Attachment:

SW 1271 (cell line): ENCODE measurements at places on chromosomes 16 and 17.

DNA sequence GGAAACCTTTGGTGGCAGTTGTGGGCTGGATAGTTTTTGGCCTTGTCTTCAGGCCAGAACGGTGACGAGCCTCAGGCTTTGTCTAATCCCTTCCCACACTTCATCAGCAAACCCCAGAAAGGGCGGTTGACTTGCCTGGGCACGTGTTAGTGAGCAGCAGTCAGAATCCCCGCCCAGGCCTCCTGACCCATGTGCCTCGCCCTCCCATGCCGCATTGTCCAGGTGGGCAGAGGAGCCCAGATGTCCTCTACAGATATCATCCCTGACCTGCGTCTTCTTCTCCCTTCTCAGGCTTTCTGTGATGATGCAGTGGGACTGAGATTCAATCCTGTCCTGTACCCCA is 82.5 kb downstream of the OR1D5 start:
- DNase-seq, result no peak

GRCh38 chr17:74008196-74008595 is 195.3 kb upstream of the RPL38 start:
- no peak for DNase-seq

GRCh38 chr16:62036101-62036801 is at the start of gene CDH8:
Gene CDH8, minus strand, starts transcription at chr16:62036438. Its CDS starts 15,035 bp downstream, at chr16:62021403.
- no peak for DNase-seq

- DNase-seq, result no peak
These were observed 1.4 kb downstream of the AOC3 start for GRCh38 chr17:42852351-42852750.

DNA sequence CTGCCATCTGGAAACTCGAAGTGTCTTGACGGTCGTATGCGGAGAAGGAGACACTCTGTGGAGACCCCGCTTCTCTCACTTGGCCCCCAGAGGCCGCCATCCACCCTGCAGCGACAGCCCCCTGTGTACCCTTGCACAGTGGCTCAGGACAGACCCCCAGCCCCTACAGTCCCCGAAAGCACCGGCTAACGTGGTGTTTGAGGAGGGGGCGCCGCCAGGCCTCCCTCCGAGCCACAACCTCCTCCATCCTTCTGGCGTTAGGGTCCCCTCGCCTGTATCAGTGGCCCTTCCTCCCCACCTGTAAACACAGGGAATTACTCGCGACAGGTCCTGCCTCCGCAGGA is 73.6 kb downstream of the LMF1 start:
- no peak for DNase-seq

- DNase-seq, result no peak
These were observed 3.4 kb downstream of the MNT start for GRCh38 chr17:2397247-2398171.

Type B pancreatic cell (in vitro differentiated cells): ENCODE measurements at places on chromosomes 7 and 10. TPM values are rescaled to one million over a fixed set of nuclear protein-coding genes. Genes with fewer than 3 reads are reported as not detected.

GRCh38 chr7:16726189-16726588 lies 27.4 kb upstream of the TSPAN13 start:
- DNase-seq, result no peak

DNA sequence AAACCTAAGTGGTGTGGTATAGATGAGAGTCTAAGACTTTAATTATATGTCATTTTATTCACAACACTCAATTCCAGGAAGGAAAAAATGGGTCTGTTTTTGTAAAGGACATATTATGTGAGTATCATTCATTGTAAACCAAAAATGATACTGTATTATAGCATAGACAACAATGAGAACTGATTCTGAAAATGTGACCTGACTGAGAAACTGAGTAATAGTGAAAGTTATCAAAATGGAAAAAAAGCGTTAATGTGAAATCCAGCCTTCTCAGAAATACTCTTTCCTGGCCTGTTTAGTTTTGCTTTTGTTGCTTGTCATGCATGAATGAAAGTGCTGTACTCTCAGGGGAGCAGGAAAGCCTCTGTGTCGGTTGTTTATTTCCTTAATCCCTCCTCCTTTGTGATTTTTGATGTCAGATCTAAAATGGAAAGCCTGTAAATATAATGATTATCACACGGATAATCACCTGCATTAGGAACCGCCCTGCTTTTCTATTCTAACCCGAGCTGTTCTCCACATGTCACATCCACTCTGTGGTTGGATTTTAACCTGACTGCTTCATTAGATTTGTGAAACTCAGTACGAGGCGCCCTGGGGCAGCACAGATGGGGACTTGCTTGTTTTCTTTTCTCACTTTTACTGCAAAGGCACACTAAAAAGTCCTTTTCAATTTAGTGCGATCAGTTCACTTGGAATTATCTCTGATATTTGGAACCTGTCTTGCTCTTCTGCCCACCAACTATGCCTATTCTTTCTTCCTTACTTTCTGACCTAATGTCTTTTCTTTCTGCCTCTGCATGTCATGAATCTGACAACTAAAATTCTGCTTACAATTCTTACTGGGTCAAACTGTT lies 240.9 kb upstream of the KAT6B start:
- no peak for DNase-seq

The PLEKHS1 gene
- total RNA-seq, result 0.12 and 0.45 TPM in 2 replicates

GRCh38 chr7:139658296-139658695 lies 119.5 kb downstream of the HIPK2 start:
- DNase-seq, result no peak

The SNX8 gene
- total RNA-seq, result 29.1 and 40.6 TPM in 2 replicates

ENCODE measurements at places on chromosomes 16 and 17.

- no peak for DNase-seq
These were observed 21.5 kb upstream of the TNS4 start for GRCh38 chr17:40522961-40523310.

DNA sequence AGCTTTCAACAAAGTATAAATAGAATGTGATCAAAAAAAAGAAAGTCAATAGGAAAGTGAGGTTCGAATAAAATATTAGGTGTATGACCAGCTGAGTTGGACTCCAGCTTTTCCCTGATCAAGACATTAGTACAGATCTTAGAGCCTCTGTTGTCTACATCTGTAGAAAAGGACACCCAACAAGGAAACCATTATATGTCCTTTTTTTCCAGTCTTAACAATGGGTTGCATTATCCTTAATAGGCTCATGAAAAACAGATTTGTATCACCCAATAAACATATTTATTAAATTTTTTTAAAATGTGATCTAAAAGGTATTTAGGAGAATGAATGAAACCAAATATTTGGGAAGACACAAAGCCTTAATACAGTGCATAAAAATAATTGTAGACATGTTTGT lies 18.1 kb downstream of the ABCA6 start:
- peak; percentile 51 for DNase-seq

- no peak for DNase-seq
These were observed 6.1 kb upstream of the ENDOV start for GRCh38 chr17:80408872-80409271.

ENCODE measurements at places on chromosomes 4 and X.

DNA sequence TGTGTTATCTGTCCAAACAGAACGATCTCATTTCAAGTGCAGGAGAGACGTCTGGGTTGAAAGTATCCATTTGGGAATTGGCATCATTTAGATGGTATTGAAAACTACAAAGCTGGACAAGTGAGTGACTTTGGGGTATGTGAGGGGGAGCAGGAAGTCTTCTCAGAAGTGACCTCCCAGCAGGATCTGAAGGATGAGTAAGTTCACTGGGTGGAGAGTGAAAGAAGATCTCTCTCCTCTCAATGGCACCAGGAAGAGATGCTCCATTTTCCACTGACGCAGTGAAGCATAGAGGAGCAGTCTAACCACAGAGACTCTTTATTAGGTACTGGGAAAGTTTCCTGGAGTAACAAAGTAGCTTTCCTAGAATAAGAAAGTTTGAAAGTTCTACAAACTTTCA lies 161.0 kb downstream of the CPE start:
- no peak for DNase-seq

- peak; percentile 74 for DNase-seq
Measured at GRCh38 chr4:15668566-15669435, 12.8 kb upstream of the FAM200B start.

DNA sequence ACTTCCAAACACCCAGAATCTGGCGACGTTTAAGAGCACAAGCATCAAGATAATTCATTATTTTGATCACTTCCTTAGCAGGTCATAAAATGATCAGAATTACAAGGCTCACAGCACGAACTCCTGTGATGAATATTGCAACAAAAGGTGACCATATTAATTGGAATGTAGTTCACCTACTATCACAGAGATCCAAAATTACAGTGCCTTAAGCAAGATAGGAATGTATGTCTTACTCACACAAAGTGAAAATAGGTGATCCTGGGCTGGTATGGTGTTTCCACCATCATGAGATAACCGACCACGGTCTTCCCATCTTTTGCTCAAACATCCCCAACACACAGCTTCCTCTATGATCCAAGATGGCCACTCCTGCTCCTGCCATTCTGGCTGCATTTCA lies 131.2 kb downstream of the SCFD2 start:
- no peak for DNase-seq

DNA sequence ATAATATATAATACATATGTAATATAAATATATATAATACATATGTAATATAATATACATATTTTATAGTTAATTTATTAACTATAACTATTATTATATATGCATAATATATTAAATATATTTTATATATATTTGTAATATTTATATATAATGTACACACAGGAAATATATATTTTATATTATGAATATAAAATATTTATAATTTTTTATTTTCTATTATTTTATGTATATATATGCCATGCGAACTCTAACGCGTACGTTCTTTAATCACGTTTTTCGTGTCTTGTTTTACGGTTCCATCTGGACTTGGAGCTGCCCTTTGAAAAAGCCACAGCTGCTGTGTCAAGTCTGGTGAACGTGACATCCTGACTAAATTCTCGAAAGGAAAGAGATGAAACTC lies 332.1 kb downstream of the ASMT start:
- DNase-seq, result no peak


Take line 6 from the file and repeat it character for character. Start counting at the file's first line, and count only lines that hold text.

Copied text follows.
GRCh38 chr16:62036101-62036801 is at the start of gene CDH8: